3. Accepted: July 20, 2022
  4. Accepted Manuscript published: July 26, 2022 (version 1)
  5. Version of Record published: August 5, 2022 (version 2)

Copyright

© 2022, Nkosi et al.

This article is distributed under the terms of the Creative Commons Attribution License permitting unrestricted use and redistribution provided that the original author and source are credited.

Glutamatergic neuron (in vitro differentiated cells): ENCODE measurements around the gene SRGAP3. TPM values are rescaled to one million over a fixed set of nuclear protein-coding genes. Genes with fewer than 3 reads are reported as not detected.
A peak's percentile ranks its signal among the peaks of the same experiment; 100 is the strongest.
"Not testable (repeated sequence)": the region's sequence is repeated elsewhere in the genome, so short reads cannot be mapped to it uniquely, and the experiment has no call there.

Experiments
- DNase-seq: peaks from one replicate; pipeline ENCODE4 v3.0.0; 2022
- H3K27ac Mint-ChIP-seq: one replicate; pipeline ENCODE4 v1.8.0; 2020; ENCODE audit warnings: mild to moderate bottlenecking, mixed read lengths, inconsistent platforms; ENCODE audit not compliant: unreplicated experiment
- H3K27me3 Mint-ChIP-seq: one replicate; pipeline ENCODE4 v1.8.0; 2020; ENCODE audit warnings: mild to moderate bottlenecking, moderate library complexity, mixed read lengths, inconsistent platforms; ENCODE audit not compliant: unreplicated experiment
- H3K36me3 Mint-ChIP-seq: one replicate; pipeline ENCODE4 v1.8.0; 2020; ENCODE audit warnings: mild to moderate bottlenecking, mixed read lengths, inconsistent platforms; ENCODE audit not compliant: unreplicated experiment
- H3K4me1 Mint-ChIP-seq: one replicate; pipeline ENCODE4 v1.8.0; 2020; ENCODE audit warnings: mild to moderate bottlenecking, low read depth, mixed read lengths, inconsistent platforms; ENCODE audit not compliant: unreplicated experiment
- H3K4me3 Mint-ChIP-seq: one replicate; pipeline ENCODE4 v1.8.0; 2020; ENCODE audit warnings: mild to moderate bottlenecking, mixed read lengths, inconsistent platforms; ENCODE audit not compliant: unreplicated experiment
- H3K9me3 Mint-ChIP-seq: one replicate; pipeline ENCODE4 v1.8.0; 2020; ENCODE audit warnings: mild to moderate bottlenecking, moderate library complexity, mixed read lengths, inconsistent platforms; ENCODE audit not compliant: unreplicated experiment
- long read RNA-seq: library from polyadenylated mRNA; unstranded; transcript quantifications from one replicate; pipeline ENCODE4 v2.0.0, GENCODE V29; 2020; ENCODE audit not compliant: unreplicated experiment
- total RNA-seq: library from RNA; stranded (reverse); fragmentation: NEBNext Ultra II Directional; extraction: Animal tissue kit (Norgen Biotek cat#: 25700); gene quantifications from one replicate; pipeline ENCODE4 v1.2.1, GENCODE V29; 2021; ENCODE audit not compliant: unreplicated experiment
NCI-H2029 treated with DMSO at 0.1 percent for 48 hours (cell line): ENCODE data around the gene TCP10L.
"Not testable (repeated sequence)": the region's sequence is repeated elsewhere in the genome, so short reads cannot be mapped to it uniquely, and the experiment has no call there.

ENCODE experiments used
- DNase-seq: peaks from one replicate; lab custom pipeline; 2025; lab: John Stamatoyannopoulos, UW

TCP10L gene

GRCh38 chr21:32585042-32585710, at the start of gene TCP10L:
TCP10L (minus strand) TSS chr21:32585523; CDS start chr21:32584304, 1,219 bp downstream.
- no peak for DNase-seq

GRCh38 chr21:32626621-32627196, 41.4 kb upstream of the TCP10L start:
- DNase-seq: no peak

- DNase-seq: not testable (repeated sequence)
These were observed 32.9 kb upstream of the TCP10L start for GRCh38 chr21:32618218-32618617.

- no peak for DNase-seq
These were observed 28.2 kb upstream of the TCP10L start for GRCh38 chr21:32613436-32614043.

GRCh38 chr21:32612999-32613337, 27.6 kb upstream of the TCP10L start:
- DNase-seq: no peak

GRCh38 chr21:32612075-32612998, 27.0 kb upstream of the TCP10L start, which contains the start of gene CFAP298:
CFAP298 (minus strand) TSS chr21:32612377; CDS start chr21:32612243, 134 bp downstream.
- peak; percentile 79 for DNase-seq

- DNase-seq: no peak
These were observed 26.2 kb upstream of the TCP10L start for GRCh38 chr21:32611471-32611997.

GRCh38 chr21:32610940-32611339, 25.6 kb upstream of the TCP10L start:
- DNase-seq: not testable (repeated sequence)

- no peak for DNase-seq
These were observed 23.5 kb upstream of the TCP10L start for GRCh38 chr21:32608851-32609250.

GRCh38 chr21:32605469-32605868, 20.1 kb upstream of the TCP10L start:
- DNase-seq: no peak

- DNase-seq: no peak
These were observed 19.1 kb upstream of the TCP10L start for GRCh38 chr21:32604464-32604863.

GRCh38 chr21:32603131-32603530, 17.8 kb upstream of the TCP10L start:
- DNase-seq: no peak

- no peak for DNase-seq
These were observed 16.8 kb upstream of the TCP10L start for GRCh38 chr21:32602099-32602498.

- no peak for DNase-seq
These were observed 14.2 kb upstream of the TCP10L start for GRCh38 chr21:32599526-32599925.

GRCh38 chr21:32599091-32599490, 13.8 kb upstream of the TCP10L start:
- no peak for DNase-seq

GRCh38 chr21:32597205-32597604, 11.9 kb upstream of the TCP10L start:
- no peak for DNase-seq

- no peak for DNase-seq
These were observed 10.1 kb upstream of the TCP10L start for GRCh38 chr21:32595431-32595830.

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  1. Thandeka Nkosi
  2. Caroline Chasara
  3. Andrea O Papadopoulos
  4. Tiza L Nguni
  5. Farina Karim
  6. Mahomed-Yunus S Moosa
  7. Inbal Gazy
  8. Kondwani Jambo
  9. COMMIT-KZN
  10. Willem Hanekom
  11. Alex Sigal
  12. Zaza M Ndhlovu
(2022)
Unsuppressed HIV infection impairs T cell responses to SARS-CoV-2 infection and abrogates T cell cross-recognition
eLife 11:e78374.
https://doi.org/10.7554/eLife.78374